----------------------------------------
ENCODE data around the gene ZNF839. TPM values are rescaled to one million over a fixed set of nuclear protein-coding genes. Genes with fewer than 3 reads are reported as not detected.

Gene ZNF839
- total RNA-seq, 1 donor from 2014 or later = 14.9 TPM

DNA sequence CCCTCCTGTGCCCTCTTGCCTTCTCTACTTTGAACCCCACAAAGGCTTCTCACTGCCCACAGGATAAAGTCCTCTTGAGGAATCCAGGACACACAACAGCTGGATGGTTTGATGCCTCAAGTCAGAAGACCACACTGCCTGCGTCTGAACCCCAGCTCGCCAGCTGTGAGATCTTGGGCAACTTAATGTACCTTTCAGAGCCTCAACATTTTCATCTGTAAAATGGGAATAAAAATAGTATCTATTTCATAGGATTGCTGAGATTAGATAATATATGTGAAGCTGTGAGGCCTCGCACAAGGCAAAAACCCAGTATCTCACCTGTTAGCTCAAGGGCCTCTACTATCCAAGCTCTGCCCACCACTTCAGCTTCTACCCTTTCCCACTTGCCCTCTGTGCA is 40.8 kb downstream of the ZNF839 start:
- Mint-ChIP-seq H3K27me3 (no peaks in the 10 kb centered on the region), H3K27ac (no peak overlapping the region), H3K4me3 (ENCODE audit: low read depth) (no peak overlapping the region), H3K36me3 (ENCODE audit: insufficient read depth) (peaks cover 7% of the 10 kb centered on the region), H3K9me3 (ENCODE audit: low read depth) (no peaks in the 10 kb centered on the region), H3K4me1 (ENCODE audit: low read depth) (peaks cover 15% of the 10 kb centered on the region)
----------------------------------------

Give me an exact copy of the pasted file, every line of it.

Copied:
ENCODE data around the gene ZNF839. TPM values are rescaled to one million over a fixed set of nuclear protein-coding genes. Genes with fewer than 3 reads are reported as not detected.

Gene ZNF839
- total RNA-seq, 1 donor from 2014 or later = 14.9 TPM

DNA sequence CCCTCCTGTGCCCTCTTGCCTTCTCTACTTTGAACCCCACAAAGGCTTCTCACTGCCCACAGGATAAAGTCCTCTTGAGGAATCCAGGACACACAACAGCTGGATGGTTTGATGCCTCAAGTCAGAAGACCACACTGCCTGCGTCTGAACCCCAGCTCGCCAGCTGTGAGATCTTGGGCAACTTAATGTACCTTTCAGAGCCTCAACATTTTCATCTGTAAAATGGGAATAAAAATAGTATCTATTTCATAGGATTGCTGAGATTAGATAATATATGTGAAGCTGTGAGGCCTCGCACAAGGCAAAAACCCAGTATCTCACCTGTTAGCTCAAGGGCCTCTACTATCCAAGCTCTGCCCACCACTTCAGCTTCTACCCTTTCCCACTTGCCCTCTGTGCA is 40.8 kb downstream of the ZNF839 start:
- Mint-ChIP-seq H3K27me3 (no peaks in the 10 kb centered on the region), H3K27ac (no peak overlapping the region), H3K4me3 (ENCODE audit: low read depth) (no peak overlapping the region), H3K36me3 (ENCODE audit: insufficient read depth) (peaks cover 7% of the 10 kb centered on the region), H3K9me3 (ENCODE audit: low read depth) (no peaks in the 10 kb centered on the region), H3K4me1 (ENCODE audit: low read depth) (peaks cover 15% of the 10 kb centered on the region)